Gay love and its various shades - here's a list of 10 books one can pick from.
'A House Full of Men’ by Parinda Joshi is a novel about false starts and failed attempts, messy love, refreshing familial bonds, and the importance of being understood…told with bucketfuls of humor.
The titles selected for the awards include acclaimed writers Amitav Ghosh’s ‘Jungle Nama’ to Minister of External Affairs S. Jaishankar's ‘The India Way: Strategies for an Uncertain World’.
The novel, a mystery, thrives on the distance between Noma and Delhi as the key to its narrative. Except for one, most characters in the novel are regular, everyday people. A racy page-turner.
Supreme Court lawyer Ejaz Maqbool’s new book shows that humour and Urdu poetry have played a significant role in handling even the tensest situations and serious arguments in courts.
Whereabouts is Jhumpa Lahiri’s first novel after eight years and like In Other Words, it was first written in Italian, the fruit of her language studies in Rome, and then translated into English by the author herself.
Shivani Sibal's book Equations is set in the New Delhi of the 1980s and tells the story of two childhood friends Aahan Sikand and Rajesh Kumar.
In recent years, China has cut the flow of Chinese tourists and students to Taiwan and blocked its artists from taking part in Taiwan’s Golden Rooster and Golden Melody awards, regarded as the Oscars and Grammys for Chinese-language movies and music.
In his new book Badri Narayan says, ‘Much of the BJP’s popularity today has to do with the socio-cultural mindset that the Sangh has formed in the last fifty to sixty years through its groundwork’.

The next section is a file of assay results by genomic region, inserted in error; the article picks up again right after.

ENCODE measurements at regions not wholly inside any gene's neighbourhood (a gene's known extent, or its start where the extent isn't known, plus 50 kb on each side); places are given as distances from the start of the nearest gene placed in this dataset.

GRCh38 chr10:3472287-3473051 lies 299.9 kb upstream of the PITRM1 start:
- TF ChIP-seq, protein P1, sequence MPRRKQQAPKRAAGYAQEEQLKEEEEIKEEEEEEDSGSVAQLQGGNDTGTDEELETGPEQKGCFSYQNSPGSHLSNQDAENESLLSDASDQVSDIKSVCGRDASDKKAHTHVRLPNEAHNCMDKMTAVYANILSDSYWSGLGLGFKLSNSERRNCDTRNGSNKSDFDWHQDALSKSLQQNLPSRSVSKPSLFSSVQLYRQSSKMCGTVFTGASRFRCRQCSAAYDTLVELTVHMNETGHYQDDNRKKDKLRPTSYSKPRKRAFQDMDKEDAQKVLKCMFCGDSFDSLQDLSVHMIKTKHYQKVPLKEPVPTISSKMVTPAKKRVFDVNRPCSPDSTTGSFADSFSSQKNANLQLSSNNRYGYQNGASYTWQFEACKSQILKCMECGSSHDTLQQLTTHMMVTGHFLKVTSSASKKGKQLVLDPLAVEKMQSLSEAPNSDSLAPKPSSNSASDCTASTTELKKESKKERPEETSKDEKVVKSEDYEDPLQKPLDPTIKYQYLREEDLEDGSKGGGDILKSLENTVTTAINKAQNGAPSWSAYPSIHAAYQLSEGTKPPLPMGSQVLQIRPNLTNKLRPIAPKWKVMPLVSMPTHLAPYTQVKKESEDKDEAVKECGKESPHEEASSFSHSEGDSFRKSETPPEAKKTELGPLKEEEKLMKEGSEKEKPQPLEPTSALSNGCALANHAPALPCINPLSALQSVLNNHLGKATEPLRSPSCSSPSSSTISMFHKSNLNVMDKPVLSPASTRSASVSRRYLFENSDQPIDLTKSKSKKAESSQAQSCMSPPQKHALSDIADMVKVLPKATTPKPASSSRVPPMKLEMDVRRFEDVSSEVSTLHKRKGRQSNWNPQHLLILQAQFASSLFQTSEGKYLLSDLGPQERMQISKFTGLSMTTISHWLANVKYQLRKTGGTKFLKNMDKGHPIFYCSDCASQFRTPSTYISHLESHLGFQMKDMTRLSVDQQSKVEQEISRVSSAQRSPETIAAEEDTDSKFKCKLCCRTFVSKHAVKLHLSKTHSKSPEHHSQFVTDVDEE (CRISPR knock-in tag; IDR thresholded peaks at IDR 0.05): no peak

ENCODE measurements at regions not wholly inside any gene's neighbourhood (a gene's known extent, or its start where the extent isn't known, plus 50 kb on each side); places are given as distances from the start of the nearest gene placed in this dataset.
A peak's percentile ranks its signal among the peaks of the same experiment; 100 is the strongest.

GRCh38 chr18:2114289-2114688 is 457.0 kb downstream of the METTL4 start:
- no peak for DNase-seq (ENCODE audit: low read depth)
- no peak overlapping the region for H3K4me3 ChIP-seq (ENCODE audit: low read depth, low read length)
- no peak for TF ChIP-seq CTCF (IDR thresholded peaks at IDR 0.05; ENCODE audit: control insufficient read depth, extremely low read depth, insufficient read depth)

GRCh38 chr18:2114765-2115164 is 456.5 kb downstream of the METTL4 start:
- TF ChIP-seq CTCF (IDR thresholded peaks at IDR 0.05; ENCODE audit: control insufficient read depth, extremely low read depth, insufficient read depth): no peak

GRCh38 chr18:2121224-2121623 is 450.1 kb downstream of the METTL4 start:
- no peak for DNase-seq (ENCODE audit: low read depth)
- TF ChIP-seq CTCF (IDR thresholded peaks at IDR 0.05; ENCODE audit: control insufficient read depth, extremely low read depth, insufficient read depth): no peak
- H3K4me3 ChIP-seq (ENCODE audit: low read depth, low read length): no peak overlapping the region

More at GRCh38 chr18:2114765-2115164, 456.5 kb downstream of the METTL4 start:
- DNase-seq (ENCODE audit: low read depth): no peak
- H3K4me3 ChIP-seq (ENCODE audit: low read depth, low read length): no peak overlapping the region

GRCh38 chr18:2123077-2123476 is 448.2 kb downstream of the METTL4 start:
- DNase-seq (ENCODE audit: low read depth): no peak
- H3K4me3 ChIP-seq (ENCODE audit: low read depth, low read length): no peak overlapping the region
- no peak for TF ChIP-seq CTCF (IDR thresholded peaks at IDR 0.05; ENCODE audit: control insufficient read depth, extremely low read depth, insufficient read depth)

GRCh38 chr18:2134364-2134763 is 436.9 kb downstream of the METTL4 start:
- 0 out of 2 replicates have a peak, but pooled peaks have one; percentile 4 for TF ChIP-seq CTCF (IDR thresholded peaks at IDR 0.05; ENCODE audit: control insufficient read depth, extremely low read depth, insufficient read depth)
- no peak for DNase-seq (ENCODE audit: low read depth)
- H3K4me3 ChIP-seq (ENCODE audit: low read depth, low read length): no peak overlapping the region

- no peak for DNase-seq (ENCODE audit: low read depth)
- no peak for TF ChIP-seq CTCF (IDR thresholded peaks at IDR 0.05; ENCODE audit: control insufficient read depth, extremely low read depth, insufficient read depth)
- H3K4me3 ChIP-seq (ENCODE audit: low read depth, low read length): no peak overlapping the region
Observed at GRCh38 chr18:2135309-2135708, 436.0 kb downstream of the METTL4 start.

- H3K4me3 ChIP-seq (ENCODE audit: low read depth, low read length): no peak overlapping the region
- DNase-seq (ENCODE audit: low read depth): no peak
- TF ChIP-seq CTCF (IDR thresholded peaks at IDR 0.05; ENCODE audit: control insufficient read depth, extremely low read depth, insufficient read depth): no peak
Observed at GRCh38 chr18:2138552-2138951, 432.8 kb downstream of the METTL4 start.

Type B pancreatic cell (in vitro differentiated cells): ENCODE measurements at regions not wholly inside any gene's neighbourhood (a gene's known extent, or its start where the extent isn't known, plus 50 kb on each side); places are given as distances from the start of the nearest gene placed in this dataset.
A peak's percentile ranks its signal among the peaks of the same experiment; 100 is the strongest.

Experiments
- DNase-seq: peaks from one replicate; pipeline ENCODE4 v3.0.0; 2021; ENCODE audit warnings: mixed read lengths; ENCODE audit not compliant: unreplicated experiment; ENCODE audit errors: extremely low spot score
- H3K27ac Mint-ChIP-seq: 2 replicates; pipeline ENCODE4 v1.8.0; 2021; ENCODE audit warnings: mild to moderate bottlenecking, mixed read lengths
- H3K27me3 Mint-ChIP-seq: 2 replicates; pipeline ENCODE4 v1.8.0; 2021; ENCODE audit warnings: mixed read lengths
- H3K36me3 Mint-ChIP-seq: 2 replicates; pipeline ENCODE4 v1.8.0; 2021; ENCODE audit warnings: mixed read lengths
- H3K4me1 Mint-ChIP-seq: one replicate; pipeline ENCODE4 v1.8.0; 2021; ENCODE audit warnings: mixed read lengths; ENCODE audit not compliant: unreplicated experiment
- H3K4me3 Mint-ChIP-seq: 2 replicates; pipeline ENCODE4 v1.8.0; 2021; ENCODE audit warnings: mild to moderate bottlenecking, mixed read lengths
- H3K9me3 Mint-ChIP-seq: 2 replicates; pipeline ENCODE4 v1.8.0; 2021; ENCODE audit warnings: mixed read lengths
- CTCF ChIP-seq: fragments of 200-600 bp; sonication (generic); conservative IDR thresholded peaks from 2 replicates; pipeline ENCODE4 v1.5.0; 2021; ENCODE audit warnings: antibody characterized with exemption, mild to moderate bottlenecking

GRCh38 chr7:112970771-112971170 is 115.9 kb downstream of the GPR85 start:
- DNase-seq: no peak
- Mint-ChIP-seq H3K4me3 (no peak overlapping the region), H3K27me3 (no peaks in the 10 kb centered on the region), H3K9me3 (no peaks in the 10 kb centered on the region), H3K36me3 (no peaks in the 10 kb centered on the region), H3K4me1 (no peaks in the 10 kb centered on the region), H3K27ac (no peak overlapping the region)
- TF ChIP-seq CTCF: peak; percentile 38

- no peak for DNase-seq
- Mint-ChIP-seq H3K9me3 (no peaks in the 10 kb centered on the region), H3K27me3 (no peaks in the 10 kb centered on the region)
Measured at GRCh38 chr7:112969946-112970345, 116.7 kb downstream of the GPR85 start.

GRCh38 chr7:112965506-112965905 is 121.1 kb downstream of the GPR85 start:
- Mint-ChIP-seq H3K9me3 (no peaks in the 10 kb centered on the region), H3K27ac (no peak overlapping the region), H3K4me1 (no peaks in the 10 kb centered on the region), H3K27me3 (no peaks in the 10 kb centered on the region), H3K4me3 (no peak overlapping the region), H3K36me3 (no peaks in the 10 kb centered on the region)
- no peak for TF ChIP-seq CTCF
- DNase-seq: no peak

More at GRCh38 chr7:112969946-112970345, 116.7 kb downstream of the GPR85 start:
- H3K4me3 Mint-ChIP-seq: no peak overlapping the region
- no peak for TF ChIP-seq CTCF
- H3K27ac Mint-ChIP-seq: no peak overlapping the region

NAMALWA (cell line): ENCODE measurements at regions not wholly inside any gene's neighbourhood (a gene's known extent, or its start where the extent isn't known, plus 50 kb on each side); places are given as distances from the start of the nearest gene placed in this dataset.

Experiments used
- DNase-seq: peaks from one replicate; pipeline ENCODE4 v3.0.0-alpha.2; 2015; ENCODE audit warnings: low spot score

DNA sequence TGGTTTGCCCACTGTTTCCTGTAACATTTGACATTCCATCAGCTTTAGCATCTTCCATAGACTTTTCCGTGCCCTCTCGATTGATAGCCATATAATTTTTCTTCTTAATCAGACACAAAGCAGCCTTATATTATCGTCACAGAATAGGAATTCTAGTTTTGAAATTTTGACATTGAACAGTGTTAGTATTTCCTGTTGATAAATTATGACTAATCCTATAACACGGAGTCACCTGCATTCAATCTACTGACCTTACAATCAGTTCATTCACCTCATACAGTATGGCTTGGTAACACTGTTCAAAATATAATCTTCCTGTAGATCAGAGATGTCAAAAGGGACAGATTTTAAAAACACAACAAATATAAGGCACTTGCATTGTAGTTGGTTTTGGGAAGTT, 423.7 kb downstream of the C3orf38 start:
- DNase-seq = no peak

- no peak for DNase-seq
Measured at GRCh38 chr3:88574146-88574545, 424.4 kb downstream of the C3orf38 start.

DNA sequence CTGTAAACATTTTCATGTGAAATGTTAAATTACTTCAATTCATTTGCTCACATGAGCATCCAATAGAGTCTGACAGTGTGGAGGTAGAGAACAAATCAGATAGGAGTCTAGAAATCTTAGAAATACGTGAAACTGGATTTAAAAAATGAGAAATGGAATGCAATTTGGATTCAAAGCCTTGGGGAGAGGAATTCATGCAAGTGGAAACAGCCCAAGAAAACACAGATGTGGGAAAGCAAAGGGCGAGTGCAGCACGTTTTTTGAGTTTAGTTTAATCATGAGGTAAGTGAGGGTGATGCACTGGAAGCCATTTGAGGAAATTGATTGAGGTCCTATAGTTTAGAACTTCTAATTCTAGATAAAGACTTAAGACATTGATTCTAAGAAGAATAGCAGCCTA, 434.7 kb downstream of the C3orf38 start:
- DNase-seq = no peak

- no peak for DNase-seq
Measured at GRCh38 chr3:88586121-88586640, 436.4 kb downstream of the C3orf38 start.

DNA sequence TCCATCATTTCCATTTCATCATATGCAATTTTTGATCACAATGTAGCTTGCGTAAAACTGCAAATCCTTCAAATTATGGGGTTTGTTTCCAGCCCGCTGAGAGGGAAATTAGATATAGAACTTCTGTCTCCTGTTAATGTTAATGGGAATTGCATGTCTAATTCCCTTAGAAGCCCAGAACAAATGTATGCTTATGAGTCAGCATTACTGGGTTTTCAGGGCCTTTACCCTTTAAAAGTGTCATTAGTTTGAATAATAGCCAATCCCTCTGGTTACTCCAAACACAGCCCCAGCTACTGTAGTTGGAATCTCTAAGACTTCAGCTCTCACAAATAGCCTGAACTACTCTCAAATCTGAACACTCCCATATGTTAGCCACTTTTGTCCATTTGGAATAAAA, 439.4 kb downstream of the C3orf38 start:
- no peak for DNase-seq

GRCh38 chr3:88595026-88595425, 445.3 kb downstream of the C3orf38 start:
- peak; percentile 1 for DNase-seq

‘Coming out as Dalit a memoir by Yashica Dutt’ is a vital and extensively researched commentary not only on Dalit history but what it means to be a Dalit today.
The author Sudipta Sarangi delivers exactly what he promises: Economic rationale to explain the seemingly irrational, common-day behaviour.
Following the narrative of his life intertwined and in love with the sport, Ramachandra Guha captures the magic of bat and ball that has ensnared billions.
In their book, ‘Till We Win’, Dr Chandrakant Lahariya, Dr Gagandeep Kang and Dr Randeep Guleria argue that health is not found in hospitals, it is built at home.
Debut novel ‘Shuggie Bain’, a coming of age story set in Glasgow, beats Indian-origin author Avni Doshi's Burnt Sugar
The 6 shortlisted books are a testimony to the quality and diversity of non-fiction writing in and about India.
Murthy has dedicated her new book to her father R H Kulkarni, a doctor popularly known as Kaka.
The ancient anti-war epic has mesmerized millions, from Alexander the Great to modern day playwrights and authors
Odisha and the tale of Adivasi marginalisation.
He would take his colour, brushes and canvas outside to paint and talk with his love. He would stand close to the window and paint, keeping an eye on his muse.
They say the violin mimics the human sound. In his case, it was that of love, of longing. He didn’t know any other way of loving.
Younger people do not have much progressive beliefs; a 2017 survey found that one-third of young people opposed inter-caste marriage.
The pandemic has made it clear that virtual learning is here to stay. In the West, the big question is whether it will dilute the quality of the college experience and education. In India, which grapples with digital divide, the question remains whether this will reach most people at all.
Even after two years of the Covid-19 pandemic, many 'informed' individuals in India continue to deny the virus with unscientific claims and unfounded data. The latest? Omicron will end the pandemic.
Across Asia there are deeply entrenched obstacles to a mode of higher education that is liberal in multiple senses – disciplinary and epistemological but also social and political.
The two incidents in the recent past, one in Mon district of Nagaland and the other at Lakhimpur Kheri in Uttar Pradesh, undermined the core principles democracy and federalism.